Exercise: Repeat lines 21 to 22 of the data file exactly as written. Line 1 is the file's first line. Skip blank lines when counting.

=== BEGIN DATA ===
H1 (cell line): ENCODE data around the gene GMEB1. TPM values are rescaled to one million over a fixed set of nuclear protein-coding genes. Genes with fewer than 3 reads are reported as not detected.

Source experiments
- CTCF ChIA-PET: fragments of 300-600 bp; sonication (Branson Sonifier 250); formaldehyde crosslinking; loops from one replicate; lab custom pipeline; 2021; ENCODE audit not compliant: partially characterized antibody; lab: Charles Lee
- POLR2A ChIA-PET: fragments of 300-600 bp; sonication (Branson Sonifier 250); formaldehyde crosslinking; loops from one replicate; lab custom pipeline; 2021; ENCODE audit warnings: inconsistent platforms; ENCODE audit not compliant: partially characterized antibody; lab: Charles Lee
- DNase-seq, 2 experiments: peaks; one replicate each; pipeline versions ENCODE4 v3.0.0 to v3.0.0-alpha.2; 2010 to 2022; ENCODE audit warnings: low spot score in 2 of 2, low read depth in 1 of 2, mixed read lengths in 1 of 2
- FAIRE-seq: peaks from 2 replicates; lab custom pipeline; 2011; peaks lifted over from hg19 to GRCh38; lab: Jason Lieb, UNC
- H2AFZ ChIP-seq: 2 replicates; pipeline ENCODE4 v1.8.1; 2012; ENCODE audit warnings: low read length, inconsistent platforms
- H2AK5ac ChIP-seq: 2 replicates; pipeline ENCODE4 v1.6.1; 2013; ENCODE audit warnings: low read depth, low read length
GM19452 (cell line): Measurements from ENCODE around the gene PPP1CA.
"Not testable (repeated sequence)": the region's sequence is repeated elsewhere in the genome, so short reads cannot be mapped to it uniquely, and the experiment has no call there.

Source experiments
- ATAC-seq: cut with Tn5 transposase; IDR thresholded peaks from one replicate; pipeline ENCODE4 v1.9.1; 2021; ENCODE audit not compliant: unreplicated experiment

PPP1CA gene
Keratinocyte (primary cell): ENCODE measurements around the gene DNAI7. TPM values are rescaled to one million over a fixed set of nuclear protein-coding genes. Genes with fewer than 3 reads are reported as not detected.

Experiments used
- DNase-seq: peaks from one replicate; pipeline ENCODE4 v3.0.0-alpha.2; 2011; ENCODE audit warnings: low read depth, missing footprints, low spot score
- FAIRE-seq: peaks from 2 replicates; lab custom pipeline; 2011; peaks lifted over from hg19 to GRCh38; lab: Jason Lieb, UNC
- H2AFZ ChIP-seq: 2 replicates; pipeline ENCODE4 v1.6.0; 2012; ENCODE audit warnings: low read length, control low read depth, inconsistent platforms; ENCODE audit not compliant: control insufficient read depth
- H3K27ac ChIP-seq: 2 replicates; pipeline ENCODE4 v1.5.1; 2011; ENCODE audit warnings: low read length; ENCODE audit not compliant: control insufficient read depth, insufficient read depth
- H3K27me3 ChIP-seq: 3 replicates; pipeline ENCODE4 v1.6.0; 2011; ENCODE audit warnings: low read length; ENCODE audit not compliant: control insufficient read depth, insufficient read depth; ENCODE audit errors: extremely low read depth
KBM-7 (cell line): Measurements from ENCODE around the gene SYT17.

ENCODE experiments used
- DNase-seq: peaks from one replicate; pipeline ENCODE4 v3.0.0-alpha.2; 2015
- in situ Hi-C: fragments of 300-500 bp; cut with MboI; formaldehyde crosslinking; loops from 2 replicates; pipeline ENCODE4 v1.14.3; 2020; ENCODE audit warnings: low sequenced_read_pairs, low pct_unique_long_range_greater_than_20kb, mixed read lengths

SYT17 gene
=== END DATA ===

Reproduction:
KBM-7 (cell line): Measurements from ENCODE around the gene SYT17.

ENCODE experiments used